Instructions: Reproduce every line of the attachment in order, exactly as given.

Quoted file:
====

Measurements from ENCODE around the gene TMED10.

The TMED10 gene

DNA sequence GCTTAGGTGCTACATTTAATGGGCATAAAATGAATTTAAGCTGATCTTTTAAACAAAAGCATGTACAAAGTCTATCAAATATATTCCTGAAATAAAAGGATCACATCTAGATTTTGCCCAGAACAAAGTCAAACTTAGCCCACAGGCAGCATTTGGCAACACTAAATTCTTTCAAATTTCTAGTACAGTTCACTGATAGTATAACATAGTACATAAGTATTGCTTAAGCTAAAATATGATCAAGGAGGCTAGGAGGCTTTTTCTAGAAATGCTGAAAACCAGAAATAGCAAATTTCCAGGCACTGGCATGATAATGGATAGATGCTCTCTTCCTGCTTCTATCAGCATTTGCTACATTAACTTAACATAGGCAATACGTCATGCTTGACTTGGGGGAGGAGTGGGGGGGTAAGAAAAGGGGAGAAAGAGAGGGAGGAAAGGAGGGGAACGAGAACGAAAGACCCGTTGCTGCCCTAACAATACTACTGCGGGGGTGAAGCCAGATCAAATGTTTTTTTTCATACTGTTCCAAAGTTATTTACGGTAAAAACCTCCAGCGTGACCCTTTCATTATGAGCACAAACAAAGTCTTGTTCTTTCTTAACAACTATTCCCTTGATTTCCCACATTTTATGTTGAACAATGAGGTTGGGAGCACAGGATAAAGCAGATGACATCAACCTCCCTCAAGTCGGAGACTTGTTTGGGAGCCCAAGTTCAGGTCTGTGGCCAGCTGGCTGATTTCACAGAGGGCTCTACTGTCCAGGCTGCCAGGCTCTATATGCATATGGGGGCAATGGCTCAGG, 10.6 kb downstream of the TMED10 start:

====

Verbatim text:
Measurements from ENCODE around the gene TMED10.

The TMED10 gene

DNA sequence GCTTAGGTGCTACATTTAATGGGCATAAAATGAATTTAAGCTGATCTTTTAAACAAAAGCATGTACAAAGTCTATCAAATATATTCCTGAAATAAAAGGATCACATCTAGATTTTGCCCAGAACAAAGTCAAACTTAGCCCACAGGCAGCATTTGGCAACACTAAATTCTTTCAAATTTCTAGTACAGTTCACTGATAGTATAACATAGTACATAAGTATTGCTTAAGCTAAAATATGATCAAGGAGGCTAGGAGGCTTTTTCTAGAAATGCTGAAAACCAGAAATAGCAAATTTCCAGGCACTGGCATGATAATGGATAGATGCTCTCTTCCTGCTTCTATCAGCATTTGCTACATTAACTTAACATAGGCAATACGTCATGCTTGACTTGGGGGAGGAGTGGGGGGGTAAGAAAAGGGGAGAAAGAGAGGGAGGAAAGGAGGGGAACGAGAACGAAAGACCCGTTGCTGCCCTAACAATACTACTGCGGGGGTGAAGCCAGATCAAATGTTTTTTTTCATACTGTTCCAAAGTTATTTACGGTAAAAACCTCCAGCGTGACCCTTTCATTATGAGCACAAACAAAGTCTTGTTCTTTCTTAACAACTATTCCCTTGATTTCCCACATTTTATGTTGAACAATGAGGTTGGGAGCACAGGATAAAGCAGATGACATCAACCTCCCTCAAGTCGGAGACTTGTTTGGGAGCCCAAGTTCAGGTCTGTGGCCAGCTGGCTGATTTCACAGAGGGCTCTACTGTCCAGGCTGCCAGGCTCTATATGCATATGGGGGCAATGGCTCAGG, 10.6 kb downstream of the TMED10 start: